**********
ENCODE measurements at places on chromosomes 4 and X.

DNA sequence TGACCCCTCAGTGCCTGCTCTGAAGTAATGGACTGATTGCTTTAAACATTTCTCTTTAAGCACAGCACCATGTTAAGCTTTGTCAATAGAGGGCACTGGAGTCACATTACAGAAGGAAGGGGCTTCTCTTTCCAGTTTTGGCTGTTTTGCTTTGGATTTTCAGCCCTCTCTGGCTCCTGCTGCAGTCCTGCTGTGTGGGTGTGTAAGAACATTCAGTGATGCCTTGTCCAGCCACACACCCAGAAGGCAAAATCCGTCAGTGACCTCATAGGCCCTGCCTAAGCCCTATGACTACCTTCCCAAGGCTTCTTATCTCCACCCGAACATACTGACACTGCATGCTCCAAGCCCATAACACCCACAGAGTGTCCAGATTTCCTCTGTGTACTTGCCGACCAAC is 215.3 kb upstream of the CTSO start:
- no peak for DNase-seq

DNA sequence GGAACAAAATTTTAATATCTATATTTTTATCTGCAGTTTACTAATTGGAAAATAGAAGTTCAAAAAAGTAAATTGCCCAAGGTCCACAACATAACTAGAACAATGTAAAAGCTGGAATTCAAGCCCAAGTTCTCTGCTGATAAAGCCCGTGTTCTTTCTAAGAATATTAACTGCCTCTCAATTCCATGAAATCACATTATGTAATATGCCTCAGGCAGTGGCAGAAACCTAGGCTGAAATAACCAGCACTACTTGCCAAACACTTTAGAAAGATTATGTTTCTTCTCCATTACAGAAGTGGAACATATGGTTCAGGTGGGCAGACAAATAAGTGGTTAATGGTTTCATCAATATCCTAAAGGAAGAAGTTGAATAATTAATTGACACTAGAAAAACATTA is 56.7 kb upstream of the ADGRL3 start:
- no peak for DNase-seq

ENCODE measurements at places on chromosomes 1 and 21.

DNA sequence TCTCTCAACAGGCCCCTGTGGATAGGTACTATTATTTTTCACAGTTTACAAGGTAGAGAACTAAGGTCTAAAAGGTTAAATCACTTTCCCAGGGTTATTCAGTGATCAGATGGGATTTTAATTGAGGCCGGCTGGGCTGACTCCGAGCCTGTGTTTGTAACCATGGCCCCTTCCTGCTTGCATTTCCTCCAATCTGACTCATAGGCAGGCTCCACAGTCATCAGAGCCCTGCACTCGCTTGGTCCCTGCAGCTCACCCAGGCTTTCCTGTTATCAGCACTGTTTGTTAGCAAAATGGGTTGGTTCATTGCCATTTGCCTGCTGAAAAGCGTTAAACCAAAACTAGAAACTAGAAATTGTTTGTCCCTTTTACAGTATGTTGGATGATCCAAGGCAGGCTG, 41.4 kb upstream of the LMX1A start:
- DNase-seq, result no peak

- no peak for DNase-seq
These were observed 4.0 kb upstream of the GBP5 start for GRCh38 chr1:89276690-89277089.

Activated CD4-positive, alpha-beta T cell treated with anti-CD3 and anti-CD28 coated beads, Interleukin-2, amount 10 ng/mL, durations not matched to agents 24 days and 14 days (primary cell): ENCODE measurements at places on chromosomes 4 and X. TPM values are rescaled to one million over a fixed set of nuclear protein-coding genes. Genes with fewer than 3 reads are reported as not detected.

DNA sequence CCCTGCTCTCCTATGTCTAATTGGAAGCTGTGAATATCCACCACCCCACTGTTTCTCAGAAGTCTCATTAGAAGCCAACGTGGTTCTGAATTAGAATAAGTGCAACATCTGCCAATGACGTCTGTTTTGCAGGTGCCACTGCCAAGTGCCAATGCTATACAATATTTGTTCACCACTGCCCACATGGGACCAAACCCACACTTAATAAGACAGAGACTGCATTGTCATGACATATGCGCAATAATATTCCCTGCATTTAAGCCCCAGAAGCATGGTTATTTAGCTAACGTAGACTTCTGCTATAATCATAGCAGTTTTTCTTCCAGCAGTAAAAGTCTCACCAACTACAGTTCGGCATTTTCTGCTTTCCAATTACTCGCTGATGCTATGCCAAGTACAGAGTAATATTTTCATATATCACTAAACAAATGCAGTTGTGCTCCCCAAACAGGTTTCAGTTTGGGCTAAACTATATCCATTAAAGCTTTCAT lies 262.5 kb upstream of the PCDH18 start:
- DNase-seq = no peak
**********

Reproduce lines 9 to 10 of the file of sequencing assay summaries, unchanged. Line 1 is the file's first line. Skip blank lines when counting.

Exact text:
- no peak for DNase-seq
These were observed 4.0 kb upstream of the GBP5 start for GRCh38 chr1:89276690-89277089.